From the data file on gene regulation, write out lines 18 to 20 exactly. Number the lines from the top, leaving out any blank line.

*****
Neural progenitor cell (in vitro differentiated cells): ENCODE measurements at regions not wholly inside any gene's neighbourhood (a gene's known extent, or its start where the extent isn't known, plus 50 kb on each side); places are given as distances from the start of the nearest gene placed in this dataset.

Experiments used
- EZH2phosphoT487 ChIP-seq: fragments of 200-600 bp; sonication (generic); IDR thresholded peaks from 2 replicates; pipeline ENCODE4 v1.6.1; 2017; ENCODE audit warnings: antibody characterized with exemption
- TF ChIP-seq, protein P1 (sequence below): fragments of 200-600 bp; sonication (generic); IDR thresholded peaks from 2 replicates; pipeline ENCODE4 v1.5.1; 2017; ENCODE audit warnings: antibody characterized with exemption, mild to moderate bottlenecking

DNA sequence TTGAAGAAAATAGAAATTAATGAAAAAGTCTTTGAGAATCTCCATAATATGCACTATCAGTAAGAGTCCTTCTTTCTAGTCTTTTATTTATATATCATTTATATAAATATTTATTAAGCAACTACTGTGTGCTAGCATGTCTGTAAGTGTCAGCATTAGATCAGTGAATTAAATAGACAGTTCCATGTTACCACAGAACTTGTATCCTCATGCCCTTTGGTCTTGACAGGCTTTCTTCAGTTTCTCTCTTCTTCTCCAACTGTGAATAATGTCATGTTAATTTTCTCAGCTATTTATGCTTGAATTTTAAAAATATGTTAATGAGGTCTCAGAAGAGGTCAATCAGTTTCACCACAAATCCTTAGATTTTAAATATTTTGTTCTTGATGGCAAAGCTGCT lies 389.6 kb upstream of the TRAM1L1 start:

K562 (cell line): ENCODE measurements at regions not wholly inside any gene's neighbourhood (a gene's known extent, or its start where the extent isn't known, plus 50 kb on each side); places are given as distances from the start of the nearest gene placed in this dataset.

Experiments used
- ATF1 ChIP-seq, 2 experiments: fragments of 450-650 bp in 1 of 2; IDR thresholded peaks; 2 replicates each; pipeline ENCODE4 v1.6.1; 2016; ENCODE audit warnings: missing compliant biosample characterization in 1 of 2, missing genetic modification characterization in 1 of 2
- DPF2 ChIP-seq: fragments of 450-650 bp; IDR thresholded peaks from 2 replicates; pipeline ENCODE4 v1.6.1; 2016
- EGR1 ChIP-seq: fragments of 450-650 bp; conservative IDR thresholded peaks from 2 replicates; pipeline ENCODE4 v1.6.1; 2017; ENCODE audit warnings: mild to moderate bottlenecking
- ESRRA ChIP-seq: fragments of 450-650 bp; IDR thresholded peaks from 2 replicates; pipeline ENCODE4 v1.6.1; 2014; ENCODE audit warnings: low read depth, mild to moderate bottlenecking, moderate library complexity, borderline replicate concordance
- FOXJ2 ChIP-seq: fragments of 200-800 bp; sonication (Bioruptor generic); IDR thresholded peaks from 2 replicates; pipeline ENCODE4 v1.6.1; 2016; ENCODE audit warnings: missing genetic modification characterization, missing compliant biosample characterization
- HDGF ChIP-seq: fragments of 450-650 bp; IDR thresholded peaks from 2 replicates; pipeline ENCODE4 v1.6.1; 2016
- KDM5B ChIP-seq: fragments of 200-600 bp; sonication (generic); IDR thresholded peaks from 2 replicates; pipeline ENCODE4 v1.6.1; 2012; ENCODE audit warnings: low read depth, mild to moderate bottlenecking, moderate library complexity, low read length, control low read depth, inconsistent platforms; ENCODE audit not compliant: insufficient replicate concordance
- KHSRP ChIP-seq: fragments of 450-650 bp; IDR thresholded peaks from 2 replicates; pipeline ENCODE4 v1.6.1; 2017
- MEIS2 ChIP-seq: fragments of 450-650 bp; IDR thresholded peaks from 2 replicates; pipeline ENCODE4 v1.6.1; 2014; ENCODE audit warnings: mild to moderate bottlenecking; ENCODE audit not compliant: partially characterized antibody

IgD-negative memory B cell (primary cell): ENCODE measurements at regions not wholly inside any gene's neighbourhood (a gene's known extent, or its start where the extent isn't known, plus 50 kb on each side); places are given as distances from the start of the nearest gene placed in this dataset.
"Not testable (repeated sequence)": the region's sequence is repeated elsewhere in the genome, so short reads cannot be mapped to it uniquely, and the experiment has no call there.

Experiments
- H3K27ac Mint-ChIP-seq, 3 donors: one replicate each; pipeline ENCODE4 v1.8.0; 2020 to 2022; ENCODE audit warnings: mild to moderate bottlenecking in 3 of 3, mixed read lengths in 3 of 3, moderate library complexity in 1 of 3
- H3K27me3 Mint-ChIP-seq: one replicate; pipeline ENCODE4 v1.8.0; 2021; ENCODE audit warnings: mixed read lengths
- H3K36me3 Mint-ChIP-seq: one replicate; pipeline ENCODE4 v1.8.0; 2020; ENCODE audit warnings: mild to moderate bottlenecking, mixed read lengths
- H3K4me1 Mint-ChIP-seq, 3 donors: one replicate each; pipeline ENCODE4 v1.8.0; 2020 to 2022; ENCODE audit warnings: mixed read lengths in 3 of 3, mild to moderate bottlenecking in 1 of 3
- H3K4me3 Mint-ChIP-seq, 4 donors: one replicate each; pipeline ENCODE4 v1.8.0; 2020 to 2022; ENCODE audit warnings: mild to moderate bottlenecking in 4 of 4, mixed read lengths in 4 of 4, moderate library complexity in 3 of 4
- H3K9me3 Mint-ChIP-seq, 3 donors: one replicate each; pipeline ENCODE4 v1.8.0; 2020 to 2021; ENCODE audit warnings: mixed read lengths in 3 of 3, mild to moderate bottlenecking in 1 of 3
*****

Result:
"Not testable (repeated sequence)": the region's sequence is repeated elsewhere in the genome, so short reads cannot be mapped to it uniquely, and the experiment has no call there.

Experiments
- H3K27ac Mint-ChIP-seq, 3 donors: one replicate each; pipeline ENCODE4 v1.8.0; 2020 to 2022; ENCODE audit warnings: mild to moderate bottlenecking in 3 of 3, mixed read lengths in 3 of 3, moderate library complexity in 1 of 3